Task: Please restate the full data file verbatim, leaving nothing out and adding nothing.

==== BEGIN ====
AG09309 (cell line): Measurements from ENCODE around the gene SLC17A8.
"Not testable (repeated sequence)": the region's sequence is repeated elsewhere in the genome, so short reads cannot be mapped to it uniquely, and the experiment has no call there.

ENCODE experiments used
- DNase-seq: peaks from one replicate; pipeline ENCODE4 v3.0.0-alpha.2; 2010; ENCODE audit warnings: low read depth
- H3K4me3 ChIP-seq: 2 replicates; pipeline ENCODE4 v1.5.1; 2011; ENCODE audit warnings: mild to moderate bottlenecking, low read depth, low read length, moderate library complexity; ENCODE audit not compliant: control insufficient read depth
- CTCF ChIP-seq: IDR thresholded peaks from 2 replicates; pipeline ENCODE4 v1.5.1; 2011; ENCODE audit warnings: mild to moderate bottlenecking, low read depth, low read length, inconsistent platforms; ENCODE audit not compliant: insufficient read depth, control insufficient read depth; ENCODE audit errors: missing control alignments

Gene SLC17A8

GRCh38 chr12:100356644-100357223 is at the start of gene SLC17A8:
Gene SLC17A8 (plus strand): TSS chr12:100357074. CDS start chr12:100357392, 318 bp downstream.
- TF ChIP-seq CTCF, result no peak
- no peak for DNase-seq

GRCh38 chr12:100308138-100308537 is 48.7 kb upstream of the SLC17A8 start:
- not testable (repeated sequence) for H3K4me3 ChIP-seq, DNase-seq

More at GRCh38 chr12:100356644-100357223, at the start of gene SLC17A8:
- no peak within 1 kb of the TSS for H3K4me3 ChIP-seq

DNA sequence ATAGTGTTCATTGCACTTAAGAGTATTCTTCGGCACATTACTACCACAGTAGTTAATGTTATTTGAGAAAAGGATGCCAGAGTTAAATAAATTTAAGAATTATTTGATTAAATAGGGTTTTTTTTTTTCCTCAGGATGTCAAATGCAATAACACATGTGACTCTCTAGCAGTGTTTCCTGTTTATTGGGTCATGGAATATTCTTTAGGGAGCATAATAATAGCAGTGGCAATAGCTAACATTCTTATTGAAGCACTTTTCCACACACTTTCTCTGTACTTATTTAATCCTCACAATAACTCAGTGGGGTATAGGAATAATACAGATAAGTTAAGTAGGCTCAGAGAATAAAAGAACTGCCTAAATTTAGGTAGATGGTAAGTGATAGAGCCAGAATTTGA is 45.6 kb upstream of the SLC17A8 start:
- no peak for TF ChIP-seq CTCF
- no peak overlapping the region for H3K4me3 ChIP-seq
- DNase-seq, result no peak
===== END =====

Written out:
AG09309 (cell line): Measurements from ENCODE around the gene SLC17A8.
"Not testable (repeated sequence)": the region's sequence is repeated elsewhere in the genome, so short reads cannot be mapped to it uniquely, and the experiment has no call there.

ENCODE experiments used
- DNase-seq: peaks from one replicate; pipeline ENCODE4 v3.0.0-alpha.2; 2010; ENCODE audit warnings: low read depth
- H3K4me3 ChIP-seq: 2 replicates; pipeline ENCODE4 v1.5.1; 2011; ENCODE audit warnings: mild to moderate bottlenecking, low read depth, low read length, moderate library complexity; ENCODE audit not compliant: control insufficient read depth
- CTCF ChIP-seq: IDR thresholded peaks from 2 replicates; pipeline ENCODE4 v1.5.1; 2011; ENCODE audit warnings: mild to moderate bottlenecking, low read depth, low read length, inconsistent platforms; ENCODE audit not compliant: insufficient read depth, control insufficient read depth; ENCODE audit errors: missing control alignments

Gene SLC17A8

GRCh38 chr12:100356644-100357223 is at the start of gene SLC17A8:
Gene SLC17A8 (plus strand): TSS chr12:100357074. CDS start chr12:100357392, 318 bp downstream.
- TF ChIP-seq CTCF, result no peak
- no peak for DNase-seq

GRCh38 chr12:100308138-100308537 is 48.7 kb upstream of the SLC17A8 start:
- not testable (repeated sequence) for H3K4me3 ChIP-seq, DNase-seq

More at GRCh38 chr12:100356644-100357223, at the start of gene SLC17A8:
- no peak within 1 kb of the TSS for H3K4me3 ChIP-seq

DNA sequence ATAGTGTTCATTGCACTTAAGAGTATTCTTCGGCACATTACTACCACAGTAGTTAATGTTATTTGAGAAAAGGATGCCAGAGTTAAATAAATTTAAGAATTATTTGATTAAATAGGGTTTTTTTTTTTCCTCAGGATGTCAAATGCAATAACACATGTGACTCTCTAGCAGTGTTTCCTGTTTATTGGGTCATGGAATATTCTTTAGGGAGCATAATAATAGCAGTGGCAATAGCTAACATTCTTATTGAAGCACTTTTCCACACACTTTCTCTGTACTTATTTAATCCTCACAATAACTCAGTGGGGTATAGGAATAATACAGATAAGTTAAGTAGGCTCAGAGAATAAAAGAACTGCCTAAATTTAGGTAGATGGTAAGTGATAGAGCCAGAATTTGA is 45.6 kb upstream of the SLC17A8 start:
- no peak for TF ChIP-seq CTCF
- no peak overlapping the region for H3K4me3 ChIP-seq
- DNase-seq, result no peak